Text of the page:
This song is about the Alzheimer's that killed Lucinda Williams' father in January 2015. The lauded Arkansas poet Miller Williams is best known for writing Bill Clinton's second-term inaugural poem, Of History and Hope.
Lucinda Williams told Uncut the story of the song: "The initial inspiration came during one of the last times I was with him. He suddenly said, 'I can't write poetry anymore.' For him, it was like saying he could no longer hear or see. I just broke down and started sobbing. Sorry, I'm going to start crying again. (pause)
Anyway, later that night I wrote this ode to him that said, it doesn't matter if you can't write anymore, because you are poetry."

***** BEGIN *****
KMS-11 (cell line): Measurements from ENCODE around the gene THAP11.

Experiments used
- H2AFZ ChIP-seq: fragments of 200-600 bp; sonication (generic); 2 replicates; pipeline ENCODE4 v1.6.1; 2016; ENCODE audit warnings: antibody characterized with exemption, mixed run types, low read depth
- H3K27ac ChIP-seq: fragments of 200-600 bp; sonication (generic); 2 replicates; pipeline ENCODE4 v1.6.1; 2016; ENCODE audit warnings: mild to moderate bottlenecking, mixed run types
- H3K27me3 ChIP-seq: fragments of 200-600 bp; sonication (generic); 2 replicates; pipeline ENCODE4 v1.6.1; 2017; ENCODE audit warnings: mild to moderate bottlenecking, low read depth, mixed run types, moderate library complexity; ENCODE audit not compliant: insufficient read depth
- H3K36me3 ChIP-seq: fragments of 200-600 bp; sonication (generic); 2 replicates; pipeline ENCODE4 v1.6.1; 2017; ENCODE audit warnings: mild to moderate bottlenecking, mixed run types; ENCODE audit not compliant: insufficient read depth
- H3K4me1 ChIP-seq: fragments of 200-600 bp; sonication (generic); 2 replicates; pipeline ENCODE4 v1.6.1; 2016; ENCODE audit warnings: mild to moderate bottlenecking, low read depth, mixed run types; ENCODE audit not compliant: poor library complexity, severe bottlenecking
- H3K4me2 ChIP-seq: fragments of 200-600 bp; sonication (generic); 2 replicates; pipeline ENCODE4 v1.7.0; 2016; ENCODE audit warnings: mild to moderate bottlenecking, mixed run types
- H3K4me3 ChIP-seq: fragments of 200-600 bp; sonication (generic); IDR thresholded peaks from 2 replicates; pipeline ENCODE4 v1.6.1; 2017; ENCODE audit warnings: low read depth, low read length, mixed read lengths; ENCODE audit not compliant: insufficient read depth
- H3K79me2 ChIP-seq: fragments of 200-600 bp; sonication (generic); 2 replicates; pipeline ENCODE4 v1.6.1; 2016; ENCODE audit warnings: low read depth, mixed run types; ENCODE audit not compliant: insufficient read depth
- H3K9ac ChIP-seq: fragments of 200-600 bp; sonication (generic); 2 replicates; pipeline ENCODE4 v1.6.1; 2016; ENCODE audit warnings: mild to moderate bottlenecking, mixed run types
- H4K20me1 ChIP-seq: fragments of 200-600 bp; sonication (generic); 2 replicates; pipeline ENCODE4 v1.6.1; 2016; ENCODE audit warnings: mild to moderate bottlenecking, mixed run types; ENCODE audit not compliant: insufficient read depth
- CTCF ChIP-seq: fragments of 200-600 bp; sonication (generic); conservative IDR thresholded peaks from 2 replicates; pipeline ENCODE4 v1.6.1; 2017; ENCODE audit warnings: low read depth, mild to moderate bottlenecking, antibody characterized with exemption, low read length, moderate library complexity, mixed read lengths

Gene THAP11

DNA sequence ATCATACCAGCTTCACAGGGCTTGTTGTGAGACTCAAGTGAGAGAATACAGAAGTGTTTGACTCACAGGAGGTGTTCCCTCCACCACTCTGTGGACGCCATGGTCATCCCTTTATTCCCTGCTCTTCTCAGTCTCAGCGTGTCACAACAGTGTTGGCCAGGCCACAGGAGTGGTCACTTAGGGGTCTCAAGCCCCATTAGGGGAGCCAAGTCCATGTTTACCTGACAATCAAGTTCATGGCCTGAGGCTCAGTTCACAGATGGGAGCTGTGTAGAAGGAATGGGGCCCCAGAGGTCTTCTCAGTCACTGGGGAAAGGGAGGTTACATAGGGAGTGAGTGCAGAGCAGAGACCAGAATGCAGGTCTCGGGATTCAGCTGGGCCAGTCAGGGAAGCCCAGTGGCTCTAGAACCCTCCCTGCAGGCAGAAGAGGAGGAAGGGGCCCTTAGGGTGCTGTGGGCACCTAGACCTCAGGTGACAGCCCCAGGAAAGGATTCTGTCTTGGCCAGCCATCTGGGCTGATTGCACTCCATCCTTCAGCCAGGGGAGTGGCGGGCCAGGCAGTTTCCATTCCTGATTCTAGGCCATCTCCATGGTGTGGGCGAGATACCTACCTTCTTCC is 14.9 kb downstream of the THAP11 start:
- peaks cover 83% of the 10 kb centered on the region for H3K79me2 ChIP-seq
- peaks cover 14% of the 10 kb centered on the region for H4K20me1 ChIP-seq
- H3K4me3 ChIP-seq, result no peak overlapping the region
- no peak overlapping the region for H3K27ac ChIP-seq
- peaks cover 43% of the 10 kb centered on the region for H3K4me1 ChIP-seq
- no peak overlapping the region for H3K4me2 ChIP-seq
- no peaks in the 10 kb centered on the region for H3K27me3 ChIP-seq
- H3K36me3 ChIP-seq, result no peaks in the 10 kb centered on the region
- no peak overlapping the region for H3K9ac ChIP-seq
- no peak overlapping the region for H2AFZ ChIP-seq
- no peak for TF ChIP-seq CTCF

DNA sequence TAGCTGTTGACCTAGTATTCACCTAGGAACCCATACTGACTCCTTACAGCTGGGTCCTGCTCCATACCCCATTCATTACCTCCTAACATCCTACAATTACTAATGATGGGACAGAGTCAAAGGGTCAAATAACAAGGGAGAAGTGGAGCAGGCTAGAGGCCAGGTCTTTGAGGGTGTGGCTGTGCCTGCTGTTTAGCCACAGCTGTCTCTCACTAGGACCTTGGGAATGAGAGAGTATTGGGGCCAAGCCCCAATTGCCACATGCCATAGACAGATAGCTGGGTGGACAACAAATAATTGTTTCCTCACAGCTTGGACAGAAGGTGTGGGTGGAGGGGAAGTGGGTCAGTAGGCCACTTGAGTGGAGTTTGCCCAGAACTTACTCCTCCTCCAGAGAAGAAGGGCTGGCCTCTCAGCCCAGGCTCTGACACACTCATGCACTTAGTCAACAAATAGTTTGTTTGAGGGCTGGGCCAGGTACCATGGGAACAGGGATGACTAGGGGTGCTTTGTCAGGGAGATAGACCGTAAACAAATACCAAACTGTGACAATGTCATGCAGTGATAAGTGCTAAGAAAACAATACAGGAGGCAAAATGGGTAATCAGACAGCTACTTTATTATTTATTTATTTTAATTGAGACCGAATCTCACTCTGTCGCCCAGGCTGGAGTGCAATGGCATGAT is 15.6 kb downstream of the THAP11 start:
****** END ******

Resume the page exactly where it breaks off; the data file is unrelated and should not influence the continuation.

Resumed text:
The subject of the song is described but not named. Williams explained to Mojo: "I like to leave things open to a degree of interpretation. I wrote that song about my dad's Alzheimer's disease. I was personifying it as if it was a murderer or thief. I was angry at the disease. It seems to attack the most brilliant minds. My dad's older brother, who was head of the chemistry department at Louisiana State University, died from it too."
Until December 5, 1998, a song had to be issued as a single to make the Hot 100. Aaliyah's "Try Again" was the first tune to top the chart based on airplay alone, without any sales figures being included.
Michael Jackson's "Liberian Girl" opens with the South African female singer Letta Mbulu saying the Swahili phrase "Naku penda piya-naku taka piya-mpenziwe." There was some geographic liberty here, as Swahili is not spoken in the West African nation of Liberia.